1977:  Women taking part in a demonstration in New York demanding safe legal abortions for all women.  (Photo by Peter Keegan/Keystone/Getty Images)

Stop arguing percentages, and start supporting abortion

We're doing abortion rights a disservice when we bring the other services that Planned Parenthood offers into discussions about why domestic terrorism against Planned Parenthood is wrong. 

In the past few days, I've heard it over and over again. "Only 3% of the services that Planned Parenthood provides are abortions." This is true. Most of what Planned Parenthood does deals with other types of healthcare. Well Woman exams, birth control, STD testing, general checkups for men, women and children, cancer screenings, you name it. Planned Parenthood is one of the most important health resources in this county, especially for families of little economic means. It is important that we acknowledge them for that, and give them the credit that is due them for providing those services in areas where, often, no one else is. 

But it's not relevant right now, and I wish that people would stop discussing this statistic in relation to the shooting that happened on Friday.

I've written in the past on various platforms about 'reframing the language' around the abortion debate. This is one of the instances where the way we speak about anti-abortion terrorism leaves room for anti-abortion terrorists to think they're in the right. 

I want to be totally clear: It does not matter what percentage of services provided by Planned Parenthood, or any reproductive health clinic, are abortions. It could be 103%. That does not make it okay to commit terrorism against these clinics. When we bring the 3% statistic to the table, in the eyes of anti-choice activists, it's as if we're acknowledging that these terrorists would have a legitimate grievance against the clinic if only they'd gotten their statistics right. They would not. There is literally no situation in which it is okay to murder people, destroy property or even threaten to do these things as a method of ending abortion in America.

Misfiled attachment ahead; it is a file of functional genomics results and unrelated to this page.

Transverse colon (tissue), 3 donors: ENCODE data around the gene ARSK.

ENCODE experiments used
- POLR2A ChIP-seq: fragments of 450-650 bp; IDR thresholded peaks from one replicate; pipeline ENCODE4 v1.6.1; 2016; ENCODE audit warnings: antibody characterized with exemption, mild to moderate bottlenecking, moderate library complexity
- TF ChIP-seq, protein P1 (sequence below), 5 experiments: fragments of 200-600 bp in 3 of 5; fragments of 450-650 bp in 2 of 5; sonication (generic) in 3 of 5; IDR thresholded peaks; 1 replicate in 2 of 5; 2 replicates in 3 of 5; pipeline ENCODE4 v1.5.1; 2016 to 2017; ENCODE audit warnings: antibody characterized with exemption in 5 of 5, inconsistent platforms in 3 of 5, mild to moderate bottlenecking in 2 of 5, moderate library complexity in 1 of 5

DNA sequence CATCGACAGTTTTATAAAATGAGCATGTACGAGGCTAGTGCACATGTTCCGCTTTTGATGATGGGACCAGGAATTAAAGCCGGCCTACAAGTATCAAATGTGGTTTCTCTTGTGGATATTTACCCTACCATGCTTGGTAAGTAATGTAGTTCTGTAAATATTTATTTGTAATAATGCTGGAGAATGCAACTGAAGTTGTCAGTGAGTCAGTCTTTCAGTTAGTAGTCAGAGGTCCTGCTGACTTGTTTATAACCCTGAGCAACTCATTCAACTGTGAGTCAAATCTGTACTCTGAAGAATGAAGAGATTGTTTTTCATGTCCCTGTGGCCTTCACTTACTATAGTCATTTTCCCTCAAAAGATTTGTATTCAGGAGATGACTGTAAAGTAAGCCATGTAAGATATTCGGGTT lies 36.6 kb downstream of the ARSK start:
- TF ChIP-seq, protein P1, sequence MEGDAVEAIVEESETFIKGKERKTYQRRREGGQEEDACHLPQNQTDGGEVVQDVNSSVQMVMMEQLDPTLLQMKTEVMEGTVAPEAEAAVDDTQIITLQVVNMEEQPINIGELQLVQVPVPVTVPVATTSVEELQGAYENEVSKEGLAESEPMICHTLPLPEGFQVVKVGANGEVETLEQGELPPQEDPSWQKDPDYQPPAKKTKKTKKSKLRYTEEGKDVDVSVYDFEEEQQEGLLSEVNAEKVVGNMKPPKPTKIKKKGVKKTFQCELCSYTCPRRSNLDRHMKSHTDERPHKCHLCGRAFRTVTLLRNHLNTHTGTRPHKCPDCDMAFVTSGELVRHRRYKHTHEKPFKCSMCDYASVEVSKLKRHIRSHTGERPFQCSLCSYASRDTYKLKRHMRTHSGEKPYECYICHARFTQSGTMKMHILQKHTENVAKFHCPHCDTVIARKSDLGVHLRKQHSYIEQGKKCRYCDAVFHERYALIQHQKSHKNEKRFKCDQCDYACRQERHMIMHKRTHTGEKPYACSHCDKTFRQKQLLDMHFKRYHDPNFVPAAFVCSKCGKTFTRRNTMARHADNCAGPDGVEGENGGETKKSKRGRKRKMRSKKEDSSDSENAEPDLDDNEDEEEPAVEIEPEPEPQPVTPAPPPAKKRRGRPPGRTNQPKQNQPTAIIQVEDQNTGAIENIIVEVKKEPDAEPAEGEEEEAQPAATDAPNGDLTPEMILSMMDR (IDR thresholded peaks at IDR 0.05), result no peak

I recognize that it's satisfying... that it makes us feel smarter and somehow more rational when we point out the other services that Planned Parenthood provides. It gives us comfort to assume that people who attack Planned Parenthood clinics don't really know the full story about what goes on in there. This is especially true when we point out that many Planned Parenthood clinics don't even provide abortions. The problem is that when we make these arguments, we're making false assumptions. Anti-choice terrorists know full well what goes on in Planned Parenthood clinics. They just don't care. In their minds, any amount of abortion is wrong. 

I once had a discussion with an anti-choice family member about my support for Planned Parenthood. I explained to him that I used Planned Parenthood in the past as source of birth control to manage my PCOS when I had no insurance. I explained that most of what Planned Parenthood does is general healthcare. His response was to ask me, "If the Nazis had cured cancer, would you support the holocaust?" 

And that's what it comes down to. In the minds of anti-choice activists abortion is a moral wrong. We give into that assumption when we suggest that the reason attacking Planned Parenthood is wrong has to do with the other services they provide. No. Attacking a Planned Parenthood clinic is just wrong. Full stop. If pro-choice activists genuinely want to start making it safer to seek abortion services in this country, we need to stop equivocating and singing the praises of Planned Parenthood's other services. We need to start singing the praises of abortion itself. We need to push back on the assumption that abortion is somehow an immoral act. We need to push back on the idea that anyone has the right to be upset about abortions happening in this country. We need to reclaim the moral ground, and say that providing abortions is a good thing to do. It is. Not only is the process legal, but it allows millions of women each year to continue their lives on the path that those women have chosen for themselves. This is a good thing. It is a healthy thing. It is a moral thing, and I will not back down from that. 

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Emily Chance

Emily Chance

Don't mind me, I'm just over here reveling in big city life.

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